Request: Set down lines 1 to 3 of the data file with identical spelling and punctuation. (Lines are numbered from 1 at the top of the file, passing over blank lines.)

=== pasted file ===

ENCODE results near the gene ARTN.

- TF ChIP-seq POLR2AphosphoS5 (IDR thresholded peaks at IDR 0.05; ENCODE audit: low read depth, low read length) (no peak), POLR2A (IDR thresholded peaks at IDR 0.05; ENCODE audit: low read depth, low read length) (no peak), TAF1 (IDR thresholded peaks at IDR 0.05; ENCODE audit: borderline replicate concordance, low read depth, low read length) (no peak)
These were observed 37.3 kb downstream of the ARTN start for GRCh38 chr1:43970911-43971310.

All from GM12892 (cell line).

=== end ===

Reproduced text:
ENCODE results near the gene ARTN.

- TF ChIP-seq POLR2AphosphoS5 (IDR thresholded peaks at IDR 0.05; ENCODE audit: low read depth, low read length) (no peak), POLR2A (IDR thresholded peaks at IDR 0.05; ENCODE audit: low read depth, low read length) (no peak), TAF1 (IDR thresholded peaks at IDR 0.05; ENCODE audit: borderline replicate concordance, low read depth, low read length) (no peak)
These were observed 37.3 kb downstream of the ARTN start for GRCh38 chr1:43970911-43971310.